As former Ministers of Defence or leading military officials, each of us has spent sleepless nights contemplating the horrific consequences of a terrorist attack with a nuclear weapon in one of the world’s great cities. Such an attack would result in hundreds of thousands--or possibly millions--of immediate casualties and widespread panic. Leaders and citizens would face long-term global economic and security repercussions.
The good news: We know how to prevent this. The most important step for stopping terrorists from acquiring a nuclear bomb is to prevent them from getting the essential nuclear materials needed to build one. These materials – plutonium or highly enriched uranium – are difficult to make, requiring large investments and major industrial infrastructure, capabilities which are still the domain of nations. Terrorists would need to steal these materials or buy them on the black market.
The bad news is that we are not doing nearly enough to prevent nuclear terrorism. Today, nearly 2,000 metric tons of plutonium and highly enriched uranium are stored in hundreds of facilities in 25 countries, much of it poorly secured. Despite this risk, astonishingly, there is no effective international system for how these materials should be secured.
In other areas where we have shared international risks there are strong international standards, with oversight and accountability. In civil aviation, for example, states can decide whether or not to let airlines land at their airports based on whether they comply. Yet when it comes to the world’s most dangerous materials – plutonium and highly enriched uranium – there is no similar security system. That leaves us all at risk from the failure of a single weak link.
Several important instruments provide guidance to states on nuclear materials security, including the International Atomic Energy Agency’s voluntary guidelines and the Convention on the Physical Protection of Nuclear Materials. These instruments, however, fall far short of a system. They don’t set standards; they don’t have a means for holding states accountable for lax security; and they only apply to a fraction of all weapons usable nuclear materials—the 15 percent used for peaceful, civilian applications.
Why? Of that 2,000 metric tons of weapons-usable material, 85 percent is categorized as military or non-civilian—and not even subject to the limited guidelines that do exist.
As the next Nuclear Security Summit in The Hague nears, it is time to call on our leaders to create the international system we need to protect us from the unthinkable. At this Summit, it will be particularly important for the leaders of nuclear-armed states to commit to actions that raise confidence in the security of their nuclear materials in military or other non- civilian uses (the 85 percent). No one would have confidence in an international civil aviation system if it only applied to 15 percent of the planes that fly. Why would we design or accept a nuclear materials security system that applied only to a small fraction of the materials that could be used to take out an entire city and wreak havoc across the globe?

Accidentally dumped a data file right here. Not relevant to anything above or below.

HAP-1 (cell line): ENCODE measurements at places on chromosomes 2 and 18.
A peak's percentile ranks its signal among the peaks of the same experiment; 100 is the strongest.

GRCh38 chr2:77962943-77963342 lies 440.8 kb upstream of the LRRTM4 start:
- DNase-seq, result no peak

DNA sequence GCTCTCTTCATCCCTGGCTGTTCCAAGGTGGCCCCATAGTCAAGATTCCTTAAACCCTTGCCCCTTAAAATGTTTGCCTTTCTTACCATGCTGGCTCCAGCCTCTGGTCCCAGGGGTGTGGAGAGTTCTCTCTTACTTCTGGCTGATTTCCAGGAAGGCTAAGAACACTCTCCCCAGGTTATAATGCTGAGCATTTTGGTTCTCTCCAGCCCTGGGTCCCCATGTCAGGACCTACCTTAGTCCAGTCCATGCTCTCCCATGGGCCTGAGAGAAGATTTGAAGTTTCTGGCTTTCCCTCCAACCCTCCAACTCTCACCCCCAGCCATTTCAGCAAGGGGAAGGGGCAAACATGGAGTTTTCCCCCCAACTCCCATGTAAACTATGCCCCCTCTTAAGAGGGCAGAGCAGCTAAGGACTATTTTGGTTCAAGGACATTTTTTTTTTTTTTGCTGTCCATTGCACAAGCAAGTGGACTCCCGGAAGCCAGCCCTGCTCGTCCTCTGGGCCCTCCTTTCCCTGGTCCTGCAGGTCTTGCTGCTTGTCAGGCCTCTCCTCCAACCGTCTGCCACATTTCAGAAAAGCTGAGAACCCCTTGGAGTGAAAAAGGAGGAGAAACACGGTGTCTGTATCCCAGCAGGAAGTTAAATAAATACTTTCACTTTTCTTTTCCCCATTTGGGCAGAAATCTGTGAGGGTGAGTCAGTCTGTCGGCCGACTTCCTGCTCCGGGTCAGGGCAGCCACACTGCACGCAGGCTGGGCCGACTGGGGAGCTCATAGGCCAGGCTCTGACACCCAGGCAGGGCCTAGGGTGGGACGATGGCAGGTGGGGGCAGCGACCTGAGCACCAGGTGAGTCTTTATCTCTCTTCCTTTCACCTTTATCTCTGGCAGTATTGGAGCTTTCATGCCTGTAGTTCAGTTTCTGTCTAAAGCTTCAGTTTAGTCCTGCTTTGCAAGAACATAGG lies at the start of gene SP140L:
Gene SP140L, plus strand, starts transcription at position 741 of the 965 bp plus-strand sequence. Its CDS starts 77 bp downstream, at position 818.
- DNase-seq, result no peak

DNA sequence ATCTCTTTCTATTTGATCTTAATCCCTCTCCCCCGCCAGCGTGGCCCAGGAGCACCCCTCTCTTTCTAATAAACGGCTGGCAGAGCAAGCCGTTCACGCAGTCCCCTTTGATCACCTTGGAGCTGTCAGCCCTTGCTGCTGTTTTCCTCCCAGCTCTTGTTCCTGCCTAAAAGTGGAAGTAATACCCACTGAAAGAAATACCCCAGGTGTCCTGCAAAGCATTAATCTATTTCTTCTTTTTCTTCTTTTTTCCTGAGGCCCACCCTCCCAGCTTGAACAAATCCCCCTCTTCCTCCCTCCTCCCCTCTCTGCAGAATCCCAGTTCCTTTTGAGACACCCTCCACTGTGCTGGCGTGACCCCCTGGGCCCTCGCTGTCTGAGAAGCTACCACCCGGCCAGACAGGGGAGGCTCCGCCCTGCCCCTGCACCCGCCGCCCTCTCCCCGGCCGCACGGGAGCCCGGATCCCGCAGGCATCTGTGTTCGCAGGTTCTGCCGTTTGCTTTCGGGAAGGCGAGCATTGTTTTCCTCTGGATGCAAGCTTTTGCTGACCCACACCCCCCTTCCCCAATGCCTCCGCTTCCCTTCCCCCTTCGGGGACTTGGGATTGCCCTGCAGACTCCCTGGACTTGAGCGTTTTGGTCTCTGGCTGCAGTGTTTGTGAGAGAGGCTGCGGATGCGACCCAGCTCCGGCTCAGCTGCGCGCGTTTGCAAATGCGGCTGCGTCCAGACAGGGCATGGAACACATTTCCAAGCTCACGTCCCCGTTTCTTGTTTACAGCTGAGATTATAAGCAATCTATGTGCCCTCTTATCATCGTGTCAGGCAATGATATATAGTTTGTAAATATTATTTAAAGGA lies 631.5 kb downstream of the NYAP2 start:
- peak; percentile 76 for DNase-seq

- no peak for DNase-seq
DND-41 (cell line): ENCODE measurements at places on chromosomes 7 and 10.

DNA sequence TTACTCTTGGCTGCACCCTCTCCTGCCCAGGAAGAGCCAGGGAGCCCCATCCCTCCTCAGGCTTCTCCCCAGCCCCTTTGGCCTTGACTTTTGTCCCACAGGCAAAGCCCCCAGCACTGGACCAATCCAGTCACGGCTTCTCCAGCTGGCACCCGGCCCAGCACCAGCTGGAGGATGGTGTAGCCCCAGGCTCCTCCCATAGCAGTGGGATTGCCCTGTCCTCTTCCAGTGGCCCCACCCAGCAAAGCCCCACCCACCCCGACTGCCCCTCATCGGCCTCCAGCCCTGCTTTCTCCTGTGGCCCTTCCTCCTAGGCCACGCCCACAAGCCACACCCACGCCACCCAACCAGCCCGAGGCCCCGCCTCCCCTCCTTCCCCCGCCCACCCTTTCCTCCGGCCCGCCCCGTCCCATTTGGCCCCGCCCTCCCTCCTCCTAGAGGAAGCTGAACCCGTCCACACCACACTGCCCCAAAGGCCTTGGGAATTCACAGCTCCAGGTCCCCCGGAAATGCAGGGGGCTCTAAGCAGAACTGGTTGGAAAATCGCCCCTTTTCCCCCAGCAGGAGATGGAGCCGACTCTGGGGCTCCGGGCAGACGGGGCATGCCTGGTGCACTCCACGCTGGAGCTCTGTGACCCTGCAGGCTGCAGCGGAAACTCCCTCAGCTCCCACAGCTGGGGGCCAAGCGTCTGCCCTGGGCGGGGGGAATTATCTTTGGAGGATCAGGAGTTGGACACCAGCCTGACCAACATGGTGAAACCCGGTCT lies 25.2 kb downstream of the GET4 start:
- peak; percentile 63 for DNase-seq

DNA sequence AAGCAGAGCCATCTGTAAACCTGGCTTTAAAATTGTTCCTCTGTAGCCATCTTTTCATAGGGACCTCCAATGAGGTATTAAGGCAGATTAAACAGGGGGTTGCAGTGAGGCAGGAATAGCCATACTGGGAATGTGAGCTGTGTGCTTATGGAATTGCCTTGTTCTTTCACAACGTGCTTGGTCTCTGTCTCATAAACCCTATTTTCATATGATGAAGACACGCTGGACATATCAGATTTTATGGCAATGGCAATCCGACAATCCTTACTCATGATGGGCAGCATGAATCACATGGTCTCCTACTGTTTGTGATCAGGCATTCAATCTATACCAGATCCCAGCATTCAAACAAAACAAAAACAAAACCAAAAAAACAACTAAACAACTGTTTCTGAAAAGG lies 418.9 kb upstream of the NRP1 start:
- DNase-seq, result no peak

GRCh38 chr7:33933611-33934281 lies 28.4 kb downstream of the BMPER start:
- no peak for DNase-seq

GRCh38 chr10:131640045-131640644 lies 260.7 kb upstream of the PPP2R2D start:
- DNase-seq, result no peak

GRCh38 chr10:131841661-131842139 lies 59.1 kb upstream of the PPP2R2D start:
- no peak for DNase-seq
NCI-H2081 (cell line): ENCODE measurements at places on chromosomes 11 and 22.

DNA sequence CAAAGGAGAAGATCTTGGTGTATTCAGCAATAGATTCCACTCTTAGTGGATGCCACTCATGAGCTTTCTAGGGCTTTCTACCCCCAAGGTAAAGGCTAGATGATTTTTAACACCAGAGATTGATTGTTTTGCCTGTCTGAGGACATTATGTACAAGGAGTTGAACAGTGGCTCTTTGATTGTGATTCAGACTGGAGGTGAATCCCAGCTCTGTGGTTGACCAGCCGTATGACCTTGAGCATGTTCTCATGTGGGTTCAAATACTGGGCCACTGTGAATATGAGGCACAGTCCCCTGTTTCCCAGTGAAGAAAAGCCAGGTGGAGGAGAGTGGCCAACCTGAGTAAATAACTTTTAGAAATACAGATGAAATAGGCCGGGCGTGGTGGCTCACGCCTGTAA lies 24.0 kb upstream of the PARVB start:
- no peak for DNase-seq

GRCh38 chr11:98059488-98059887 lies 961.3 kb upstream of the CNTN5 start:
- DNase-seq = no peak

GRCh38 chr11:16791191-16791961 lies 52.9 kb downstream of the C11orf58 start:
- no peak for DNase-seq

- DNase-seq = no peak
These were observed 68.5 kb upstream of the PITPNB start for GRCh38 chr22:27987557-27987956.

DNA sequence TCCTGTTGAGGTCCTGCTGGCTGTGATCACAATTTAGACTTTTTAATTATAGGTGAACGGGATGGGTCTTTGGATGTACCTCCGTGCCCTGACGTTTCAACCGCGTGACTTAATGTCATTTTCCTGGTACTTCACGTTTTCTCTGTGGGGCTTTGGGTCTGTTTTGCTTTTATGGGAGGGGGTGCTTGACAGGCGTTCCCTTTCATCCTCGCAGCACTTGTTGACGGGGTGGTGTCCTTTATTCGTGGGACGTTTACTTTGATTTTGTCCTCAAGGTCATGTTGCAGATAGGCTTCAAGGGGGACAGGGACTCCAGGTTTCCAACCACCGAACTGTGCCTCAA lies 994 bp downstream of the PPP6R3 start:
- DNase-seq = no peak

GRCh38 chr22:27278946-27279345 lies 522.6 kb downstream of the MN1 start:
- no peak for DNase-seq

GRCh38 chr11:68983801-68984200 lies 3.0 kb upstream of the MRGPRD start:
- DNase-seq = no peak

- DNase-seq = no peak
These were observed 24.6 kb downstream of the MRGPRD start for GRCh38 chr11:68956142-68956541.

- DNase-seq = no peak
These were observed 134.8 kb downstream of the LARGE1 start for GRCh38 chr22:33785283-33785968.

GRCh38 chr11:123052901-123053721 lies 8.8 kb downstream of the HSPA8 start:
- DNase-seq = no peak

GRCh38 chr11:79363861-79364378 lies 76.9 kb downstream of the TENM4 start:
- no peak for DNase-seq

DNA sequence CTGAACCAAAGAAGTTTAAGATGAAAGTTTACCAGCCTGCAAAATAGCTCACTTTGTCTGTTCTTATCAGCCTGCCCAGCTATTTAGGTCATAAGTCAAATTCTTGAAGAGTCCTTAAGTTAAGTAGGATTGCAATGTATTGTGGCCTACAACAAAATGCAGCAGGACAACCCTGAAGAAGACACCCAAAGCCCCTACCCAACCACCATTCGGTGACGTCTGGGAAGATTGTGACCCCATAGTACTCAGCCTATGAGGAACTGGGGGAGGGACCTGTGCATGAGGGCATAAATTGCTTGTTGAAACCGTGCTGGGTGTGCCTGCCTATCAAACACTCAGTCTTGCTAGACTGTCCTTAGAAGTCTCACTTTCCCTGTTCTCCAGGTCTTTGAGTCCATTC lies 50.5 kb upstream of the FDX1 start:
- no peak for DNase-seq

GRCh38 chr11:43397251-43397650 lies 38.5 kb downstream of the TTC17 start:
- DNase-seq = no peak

Many assume that military materials must be held to a higher security standard than civil nuclear materials. Our real world experience suggests the contrary—as does the record of recent incidents. If the United States could mistakenly fly six nuclear weapons cross country, have missile launch officers fall asleep on the job with the doors to launch control facilities propped open, and allow an 85-year-old nun to successfully cut through four layers of fencing and deface a national storage vault for highly enriched uranium, surely there is reason to be concerned. The recent investigation in the United Kingdom of personnel guarding nuclear warheads sleeping on the job and not completing patrols further underscores these concerns.
Some officials fear that confidence-building measures or any form of standards or accountability would compromise state secrets. We say: it’s been done. There is a long history of cooperation between the United States and Russia on securing and eliminating sensitive materials and weapons through the Cooperative Threat Reduction Program, the New START Treaty, and the US-Russian plutonium disposition agreement, among other programs. If the US and Russia can do this, surely all nuclear-armed states can broaden confidence-building practices.
As it stands, because there are no shared standards for security of these materials, no actions to build confidence and reassure others about our practices, and no way to hold states with these materials accountable, we have no way of knowing whether these materials classified as military are effectively secured from terrorists. The Hague Summit offers leaders an important opportunity to step up and close this dangerous gap. The United States, the United Kingdom and France should lead by example and commit to strengthen security around military materials in a way that provides confidence to other nations—even as we work to bring all nuclear armed states into this process. Given the enormous shared stakes involved, we can no longer tolerate a “go it alone” approach to nuclear security.